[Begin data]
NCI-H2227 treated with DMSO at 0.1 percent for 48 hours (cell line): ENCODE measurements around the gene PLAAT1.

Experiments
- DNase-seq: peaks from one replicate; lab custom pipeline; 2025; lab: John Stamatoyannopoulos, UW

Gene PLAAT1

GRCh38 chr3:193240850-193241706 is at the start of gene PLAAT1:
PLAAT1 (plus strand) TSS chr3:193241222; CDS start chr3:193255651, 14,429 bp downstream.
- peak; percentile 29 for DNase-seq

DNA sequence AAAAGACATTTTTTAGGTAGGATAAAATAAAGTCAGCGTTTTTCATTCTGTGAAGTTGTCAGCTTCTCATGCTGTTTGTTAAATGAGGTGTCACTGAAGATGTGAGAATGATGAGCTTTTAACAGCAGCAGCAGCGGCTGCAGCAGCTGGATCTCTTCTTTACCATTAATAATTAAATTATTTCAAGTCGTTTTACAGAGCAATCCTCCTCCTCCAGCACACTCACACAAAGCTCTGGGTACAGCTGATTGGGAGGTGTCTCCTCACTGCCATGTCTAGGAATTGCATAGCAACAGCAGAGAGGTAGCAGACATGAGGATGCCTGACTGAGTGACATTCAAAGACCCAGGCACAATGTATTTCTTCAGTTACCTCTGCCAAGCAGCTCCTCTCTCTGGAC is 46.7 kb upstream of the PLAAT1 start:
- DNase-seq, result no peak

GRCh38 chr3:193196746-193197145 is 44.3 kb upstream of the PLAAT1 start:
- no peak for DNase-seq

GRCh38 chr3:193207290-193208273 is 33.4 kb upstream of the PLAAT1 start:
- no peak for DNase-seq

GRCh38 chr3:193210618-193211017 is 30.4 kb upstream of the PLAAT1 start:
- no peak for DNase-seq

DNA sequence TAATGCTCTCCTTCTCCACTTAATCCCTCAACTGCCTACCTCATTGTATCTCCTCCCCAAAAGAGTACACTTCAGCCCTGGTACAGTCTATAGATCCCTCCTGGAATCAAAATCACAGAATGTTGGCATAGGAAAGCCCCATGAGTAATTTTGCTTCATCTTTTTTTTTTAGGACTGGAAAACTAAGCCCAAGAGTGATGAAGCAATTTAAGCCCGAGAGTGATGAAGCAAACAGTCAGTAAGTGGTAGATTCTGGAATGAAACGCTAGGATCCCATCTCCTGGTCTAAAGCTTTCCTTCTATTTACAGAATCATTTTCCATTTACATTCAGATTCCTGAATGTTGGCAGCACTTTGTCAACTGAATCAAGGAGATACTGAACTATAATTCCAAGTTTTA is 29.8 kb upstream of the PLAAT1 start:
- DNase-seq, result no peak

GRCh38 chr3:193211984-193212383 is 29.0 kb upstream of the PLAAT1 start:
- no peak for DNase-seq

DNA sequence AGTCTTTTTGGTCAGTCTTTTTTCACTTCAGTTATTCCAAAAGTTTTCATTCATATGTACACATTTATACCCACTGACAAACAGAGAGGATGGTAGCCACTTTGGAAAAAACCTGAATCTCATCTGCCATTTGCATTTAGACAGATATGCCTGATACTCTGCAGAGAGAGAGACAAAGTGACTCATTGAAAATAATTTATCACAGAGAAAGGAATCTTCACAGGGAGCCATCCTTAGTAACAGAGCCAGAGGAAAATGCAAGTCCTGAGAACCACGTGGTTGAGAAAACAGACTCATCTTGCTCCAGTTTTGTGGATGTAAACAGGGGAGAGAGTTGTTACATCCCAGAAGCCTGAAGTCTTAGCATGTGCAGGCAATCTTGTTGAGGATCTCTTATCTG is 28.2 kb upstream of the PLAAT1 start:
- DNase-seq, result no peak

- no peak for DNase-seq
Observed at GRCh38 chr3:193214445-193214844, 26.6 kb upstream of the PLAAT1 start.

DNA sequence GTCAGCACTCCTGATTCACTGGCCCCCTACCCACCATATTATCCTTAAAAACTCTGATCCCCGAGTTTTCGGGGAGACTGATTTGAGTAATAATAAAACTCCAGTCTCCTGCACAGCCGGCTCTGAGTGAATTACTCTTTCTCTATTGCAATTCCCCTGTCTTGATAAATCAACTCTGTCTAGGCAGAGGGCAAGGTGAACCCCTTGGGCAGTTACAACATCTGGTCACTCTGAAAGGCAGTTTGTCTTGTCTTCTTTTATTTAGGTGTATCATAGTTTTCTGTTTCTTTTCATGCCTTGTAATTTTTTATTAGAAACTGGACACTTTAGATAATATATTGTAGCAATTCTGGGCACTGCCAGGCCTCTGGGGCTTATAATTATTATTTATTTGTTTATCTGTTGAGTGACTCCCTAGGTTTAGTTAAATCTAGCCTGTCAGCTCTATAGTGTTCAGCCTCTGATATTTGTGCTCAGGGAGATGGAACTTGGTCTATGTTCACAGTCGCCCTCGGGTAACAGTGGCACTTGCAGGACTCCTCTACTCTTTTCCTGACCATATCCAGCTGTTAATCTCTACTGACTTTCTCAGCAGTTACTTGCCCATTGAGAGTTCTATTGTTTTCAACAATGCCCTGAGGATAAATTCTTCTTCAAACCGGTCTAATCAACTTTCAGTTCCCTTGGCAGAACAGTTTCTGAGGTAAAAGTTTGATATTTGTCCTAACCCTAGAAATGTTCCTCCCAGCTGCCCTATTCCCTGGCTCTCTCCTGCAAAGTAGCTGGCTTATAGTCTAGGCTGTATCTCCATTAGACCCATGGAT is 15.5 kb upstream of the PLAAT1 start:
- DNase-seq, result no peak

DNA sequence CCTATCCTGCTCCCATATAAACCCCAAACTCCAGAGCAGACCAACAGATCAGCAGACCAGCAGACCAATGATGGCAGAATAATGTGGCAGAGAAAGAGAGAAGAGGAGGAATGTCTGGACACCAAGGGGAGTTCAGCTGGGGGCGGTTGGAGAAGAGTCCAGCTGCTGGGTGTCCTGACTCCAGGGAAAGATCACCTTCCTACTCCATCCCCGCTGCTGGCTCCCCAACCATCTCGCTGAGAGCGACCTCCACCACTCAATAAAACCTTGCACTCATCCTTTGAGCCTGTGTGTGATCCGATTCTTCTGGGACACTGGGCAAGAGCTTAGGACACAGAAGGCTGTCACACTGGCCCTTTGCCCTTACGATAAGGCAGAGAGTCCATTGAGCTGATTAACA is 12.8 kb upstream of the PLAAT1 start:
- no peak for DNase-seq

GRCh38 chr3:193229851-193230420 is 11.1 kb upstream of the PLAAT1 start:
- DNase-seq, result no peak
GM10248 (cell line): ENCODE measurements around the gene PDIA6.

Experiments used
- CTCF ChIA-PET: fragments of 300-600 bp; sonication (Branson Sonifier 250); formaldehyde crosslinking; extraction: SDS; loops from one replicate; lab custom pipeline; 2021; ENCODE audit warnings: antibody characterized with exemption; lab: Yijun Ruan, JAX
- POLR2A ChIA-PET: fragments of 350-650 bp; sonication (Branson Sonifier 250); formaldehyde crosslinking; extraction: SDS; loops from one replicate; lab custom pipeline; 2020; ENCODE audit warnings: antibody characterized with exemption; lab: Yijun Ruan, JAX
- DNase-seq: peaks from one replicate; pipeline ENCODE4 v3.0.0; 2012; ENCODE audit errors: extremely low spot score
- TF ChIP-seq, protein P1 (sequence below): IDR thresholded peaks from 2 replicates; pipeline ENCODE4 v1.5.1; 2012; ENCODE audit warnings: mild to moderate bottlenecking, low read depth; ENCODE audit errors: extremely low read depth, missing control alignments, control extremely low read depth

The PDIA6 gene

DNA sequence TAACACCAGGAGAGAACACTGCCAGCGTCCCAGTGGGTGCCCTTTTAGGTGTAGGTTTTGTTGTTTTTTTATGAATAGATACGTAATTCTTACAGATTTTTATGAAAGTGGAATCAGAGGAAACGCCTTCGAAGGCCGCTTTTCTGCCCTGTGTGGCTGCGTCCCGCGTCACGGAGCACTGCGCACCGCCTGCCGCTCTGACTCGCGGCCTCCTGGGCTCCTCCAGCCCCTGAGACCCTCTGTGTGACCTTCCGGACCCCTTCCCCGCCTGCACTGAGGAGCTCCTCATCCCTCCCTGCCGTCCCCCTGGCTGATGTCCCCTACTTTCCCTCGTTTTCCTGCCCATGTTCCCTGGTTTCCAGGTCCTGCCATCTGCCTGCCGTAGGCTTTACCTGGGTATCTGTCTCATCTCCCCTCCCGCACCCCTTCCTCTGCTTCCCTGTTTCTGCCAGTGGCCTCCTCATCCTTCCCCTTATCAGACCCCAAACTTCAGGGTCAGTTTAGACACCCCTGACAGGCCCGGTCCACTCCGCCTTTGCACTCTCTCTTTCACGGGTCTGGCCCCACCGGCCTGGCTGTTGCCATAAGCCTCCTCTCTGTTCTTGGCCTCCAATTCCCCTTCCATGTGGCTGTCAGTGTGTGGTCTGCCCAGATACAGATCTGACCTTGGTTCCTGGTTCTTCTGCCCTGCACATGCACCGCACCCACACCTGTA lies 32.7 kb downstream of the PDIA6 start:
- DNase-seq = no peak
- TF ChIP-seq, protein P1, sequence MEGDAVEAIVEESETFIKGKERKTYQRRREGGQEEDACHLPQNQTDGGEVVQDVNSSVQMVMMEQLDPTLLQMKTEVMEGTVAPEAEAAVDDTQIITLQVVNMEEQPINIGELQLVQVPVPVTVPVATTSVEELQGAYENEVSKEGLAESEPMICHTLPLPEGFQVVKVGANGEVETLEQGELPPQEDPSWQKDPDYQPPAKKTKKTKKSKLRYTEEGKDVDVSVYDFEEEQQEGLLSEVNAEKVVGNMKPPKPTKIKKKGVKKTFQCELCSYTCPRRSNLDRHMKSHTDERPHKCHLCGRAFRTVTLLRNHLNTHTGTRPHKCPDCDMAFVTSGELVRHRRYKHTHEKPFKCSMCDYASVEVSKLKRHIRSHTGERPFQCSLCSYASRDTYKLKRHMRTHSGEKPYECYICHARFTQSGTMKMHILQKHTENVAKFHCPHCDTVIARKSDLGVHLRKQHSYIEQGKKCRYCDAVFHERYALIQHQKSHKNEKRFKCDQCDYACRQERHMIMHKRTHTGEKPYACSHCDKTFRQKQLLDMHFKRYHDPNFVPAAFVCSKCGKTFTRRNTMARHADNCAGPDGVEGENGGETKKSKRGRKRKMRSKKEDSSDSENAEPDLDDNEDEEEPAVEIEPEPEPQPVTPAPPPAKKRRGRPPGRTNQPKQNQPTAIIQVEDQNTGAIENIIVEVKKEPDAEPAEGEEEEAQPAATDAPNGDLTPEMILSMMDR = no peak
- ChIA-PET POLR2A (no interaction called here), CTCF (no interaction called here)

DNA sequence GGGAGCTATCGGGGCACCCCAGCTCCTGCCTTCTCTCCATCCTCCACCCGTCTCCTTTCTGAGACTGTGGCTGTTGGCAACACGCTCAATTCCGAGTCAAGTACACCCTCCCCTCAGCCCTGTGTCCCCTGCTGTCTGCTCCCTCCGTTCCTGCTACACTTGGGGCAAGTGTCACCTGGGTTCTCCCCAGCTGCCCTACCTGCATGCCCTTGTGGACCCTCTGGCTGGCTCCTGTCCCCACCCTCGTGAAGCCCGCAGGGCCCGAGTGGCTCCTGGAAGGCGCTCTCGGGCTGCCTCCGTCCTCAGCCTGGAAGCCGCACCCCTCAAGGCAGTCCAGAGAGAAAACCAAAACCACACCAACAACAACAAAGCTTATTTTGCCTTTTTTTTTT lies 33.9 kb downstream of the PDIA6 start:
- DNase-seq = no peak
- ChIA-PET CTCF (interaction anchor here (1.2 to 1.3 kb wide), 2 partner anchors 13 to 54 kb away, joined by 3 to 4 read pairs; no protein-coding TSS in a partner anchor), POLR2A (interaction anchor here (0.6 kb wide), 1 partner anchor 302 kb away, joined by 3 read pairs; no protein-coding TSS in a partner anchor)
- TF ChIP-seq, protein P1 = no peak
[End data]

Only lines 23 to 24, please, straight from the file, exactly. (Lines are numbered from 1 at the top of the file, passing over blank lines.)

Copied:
Observed at GRCh38 chr3:193214445-193214844, 26.6 kb upstream of the PLAAT1 start.

DNA sequence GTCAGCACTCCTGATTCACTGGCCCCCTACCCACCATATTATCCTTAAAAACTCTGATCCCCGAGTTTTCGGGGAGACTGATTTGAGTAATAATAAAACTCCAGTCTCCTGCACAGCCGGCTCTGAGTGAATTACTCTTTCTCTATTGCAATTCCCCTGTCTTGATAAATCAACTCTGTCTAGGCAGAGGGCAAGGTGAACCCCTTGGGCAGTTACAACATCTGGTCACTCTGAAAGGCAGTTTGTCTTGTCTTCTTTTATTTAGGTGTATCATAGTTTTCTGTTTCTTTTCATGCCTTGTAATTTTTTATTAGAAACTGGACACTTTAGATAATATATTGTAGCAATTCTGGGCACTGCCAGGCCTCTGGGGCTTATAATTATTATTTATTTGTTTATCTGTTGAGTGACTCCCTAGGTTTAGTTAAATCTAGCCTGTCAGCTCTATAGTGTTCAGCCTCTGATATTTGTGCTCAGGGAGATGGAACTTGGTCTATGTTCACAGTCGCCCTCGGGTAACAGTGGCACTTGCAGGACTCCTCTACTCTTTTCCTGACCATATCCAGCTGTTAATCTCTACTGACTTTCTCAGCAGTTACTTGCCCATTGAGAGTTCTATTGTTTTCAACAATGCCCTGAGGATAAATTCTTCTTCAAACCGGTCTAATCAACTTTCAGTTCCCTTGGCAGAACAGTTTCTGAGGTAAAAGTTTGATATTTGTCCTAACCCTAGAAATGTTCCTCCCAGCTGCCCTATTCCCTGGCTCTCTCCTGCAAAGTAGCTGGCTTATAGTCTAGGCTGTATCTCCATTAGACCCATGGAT is 15.5 kb upstream of the PLAAT1 start: